Biomass – an ancient source of energy gets a new twist
Winner of the European Inventor Award 2011 in the category SMEs
Today biomass, which is essentially biological matter ranging from wood to food wastes, is used for energy all over the world. A biomass system created by Danish inventor Jens Dall Bentzen greatly increases the types of biomass fuels that can be used, while further reducing associated emissions and increasing overall energy efficiency.
Inventor: Jens Dall Bentzen, Denmark
Invention: Highly-efficient biomass system
Sector: Energy Technology
Company: Dall Energy Aps
Interview during a visit at the EPO on 12 October 2011
Biomass is often just thought of as refuse. Dead trees, wood chips, sawdust, and agricultural and urban waste are just some of the materials used as this energy source. The energy in biomass can be unleashed through microbiological, chemical or thermal conversion.
For a typical biomass combustion plant the biomass materials have to be dried before they can be used as fuel. Bentzen's biomass furnace expands the types of usable fuels, as it can burn both dry biomass as well as materials, which have a moisture content of up to 60%.
In addition to greater fuel flexibility, the furnace also offers significantly lower emissions. The furnace's dust level is about 20 mg/Nm3, which is a reduction of about 90-95% compared to standard furnaces. What's more, the total system does not require any filters in order to fulfill the latest emission standards. Also NOx and CO emissions are considerable lower.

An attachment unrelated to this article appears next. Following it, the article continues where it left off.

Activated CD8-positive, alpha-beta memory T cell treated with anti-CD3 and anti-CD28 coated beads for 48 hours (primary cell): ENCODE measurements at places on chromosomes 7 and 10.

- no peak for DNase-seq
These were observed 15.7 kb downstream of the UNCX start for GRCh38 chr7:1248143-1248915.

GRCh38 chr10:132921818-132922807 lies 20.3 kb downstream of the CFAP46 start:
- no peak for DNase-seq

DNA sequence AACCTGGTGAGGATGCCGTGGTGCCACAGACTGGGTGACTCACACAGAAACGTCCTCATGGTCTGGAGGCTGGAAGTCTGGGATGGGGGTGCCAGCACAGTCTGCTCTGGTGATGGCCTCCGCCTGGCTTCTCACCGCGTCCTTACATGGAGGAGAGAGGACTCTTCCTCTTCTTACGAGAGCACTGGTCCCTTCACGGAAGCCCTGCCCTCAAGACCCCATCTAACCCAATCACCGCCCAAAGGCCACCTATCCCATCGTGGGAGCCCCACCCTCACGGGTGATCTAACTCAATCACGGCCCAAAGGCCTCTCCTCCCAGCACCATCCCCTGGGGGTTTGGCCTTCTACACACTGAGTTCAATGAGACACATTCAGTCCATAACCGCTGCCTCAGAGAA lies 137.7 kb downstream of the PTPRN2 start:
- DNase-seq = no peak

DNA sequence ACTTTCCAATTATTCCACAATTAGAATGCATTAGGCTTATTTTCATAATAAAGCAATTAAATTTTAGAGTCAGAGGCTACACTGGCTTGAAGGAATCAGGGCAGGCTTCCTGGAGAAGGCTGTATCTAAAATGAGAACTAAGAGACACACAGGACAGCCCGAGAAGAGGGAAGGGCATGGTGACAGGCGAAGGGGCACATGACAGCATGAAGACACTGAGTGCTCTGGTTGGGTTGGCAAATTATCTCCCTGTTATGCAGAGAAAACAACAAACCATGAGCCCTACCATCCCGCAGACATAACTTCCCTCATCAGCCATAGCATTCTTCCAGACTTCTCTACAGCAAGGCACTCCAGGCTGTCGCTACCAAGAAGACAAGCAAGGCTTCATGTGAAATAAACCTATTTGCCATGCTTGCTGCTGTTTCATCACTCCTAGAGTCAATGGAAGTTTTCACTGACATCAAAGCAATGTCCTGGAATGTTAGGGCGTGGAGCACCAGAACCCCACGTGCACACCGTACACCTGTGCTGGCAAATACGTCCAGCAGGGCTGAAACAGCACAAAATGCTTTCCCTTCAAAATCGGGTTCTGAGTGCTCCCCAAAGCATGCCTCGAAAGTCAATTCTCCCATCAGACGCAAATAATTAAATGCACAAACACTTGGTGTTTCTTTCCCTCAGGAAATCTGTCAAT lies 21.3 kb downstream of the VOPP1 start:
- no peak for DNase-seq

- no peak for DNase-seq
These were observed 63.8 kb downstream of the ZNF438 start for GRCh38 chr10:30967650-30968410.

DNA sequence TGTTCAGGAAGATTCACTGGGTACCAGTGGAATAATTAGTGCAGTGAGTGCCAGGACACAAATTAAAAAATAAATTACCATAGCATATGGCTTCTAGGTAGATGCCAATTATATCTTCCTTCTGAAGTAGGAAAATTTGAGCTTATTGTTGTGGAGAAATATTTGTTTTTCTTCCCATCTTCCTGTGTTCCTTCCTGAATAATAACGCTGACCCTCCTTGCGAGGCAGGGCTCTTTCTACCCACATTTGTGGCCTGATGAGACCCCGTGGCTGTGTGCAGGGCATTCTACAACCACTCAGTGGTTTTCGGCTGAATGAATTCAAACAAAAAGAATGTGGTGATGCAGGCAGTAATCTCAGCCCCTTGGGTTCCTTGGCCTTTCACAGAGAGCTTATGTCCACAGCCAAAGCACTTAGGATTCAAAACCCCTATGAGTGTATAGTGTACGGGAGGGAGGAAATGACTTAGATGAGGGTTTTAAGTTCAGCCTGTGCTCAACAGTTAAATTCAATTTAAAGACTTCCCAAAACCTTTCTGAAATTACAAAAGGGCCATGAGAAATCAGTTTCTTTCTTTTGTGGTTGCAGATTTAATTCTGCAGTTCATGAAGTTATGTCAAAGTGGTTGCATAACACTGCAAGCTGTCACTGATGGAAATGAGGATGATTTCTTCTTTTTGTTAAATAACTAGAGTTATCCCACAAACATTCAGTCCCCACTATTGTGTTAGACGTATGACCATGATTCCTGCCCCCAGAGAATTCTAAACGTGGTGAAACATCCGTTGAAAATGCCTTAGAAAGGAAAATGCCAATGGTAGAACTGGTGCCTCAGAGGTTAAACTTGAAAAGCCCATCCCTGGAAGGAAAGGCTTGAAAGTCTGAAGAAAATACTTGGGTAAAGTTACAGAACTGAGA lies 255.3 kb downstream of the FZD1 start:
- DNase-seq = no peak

A further advantage is lower maintenance costs as the furnace doesn't require expensive, high temperature steel-alloy parts in its hotter sections. It can also run at much lower load factors than other biomass furnaces, further adding to its flexibility.
Moreover a new gas cooling and energy recovery system has been developed which increases the overall efficiency of the total system by about 20%. The gas cooling system cools the flue gas to below 40°C causing the water vapours in the gas condensate into water. The condensation energy is recovered in an energy recovery system.
The greater fuel flexibility, lower maintenance costs, and reduced emissions that the furnace offers, help solve many of the problems limiting wider use of biomass for energy production.
After having built and operated a 2 MW pilot plant Dall Energy received its first order for a commercial 8 MW heating plant in 2010. The commercial plant will start operation in March 2011.
In October 2010, Dall Energy won the innovation prize at the Spanish bioenergy fair Expobioenergía in the category "Medium to Large Scale Bioenergy Projects".